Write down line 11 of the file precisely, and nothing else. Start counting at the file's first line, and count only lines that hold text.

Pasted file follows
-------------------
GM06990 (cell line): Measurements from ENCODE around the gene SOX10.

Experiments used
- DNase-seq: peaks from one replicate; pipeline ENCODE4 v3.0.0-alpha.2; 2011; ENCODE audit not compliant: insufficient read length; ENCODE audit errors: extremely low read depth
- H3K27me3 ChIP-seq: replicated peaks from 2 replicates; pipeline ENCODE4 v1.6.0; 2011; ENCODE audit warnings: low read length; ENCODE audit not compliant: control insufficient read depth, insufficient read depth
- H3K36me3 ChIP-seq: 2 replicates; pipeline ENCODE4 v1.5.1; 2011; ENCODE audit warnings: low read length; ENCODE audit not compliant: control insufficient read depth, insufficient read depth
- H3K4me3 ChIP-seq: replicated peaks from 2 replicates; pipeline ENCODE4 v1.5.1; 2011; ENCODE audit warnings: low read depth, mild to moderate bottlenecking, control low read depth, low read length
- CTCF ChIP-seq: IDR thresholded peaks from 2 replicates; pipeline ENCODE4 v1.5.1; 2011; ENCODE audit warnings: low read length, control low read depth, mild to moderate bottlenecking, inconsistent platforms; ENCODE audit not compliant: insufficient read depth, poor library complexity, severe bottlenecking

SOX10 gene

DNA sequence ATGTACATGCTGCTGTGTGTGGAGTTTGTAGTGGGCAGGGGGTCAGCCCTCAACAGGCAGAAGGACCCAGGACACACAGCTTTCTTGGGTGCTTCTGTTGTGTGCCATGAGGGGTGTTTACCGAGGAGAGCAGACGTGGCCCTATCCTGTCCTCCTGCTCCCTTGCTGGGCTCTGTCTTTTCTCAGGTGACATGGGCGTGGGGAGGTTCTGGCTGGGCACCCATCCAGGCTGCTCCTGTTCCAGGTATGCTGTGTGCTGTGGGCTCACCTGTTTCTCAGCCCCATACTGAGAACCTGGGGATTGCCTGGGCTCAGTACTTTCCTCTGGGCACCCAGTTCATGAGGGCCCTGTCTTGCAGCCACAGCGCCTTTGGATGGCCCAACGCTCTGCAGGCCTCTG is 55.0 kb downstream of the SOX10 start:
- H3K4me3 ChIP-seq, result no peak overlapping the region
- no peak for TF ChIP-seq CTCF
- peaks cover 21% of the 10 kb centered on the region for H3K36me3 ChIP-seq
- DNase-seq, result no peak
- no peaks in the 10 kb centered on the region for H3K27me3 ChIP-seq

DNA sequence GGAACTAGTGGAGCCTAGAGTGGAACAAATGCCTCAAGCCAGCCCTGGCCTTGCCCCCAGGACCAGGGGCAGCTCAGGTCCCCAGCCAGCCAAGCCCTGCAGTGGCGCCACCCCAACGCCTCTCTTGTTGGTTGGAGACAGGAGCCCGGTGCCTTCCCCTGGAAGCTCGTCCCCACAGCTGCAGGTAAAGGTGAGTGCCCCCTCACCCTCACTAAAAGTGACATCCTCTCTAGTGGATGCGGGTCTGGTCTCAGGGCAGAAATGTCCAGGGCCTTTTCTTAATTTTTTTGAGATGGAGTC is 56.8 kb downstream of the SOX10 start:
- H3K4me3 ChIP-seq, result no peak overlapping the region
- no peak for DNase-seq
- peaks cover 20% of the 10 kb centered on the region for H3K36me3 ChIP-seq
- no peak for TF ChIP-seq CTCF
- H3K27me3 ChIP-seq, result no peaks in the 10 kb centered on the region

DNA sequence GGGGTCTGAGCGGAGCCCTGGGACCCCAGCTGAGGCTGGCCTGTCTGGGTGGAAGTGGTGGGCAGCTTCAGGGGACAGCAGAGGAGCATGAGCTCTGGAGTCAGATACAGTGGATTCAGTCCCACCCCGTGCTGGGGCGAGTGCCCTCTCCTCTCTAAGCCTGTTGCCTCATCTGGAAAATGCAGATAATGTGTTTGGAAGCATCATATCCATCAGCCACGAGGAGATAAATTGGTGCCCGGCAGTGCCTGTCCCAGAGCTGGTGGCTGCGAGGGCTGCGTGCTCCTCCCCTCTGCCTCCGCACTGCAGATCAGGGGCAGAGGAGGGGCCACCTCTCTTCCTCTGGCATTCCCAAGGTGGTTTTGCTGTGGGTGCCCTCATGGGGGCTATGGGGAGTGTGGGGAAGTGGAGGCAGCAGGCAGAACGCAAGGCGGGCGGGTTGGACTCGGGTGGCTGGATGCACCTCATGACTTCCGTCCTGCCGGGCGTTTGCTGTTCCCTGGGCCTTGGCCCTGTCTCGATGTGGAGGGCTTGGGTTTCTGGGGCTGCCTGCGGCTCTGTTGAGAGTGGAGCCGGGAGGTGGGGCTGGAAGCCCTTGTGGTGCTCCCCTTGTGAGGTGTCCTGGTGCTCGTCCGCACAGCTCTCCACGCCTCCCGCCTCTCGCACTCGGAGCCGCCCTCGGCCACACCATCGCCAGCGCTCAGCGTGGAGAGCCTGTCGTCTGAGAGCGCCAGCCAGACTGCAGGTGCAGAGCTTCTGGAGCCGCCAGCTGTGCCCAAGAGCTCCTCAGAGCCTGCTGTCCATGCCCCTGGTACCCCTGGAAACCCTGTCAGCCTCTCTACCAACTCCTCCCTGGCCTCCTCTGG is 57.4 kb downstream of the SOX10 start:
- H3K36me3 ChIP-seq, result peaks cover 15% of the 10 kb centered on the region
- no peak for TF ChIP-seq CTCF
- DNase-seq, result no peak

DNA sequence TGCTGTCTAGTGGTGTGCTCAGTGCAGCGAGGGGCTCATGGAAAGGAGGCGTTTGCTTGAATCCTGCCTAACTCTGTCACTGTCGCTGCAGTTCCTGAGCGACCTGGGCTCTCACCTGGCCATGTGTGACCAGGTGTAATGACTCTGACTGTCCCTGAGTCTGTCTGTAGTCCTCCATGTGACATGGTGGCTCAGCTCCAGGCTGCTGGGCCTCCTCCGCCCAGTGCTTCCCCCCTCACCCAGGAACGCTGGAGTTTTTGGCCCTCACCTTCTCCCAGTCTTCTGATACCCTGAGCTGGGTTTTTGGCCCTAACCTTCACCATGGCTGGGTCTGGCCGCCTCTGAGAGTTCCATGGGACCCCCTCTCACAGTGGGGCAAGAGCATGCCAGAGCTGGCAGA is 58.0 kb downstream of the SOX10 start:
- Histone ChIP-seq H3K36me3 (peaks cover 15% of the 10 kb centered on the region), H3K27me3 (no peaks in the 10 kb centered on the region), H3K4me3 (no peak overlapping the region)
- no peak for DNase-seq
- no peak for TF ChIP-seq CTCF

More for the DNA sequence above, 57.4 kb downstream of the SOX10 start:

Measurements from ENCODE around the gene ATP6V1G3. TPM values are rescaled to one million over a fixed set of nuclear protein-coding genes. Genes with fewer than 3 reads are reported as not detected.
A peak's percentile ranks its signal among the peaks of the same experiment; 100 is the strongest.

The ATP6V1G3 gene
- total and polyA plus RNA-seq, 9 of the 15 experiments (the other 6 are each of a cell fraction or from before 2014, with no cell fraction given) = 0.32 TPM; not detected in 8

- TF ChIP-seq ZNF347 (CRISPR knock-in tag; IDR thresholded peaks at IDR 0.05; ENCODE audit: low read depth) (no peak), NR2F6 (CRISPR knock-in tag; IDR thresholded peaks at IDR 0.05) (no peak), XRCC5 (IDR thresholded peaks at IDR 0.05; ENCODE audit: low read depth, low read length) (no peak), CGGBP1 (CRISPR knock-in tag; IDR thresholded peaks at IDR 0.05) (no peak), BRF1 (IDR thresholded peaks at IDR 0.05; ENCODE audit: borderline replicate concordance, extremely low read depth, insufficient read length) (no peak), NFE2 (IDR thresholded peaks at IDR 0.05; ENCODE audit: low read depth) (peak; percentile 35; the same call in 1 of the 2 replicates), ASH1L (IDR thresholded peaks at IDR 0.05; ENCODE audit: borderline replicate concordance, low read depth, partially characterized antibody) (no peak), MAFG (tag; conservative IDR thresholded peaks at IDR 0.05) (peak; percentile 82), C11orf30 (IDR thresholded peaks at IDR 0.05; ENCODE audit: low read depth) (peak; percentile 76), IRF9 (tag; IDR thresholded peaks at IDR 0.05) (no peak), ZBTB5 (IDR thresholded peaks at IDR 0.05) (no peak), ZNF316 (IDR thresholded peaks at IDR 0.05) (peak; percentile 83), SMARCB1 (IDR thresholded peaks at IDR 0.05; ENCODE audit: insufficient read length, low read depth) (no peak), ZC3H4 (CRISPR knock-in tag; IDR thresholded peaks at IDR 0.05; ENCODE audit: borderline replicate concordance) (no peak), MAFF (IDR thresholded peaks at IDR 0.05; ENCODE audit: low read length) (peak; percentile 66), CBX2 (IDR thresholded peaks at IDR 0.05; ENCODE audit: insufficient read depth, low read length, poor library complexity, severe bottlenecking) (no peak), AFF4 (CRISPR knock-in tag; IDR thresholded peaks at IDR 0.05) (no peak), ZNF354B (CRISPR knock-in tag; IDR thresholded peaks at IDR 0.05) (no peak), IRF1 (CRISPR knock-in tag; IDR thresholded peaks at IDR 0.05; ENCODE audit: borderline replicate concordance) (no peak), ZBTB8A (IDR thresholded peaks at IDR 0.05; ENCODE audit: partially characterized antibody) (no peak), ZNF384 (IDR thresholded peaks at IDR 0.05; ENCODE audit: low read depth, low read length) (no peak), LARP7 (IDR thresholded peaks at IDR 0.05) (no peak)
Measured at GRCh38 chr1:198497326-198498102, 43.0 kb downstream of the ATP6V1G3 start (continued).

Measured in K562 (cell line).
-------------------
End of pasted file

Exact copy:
- no peak for TF ChIP-seq CTCF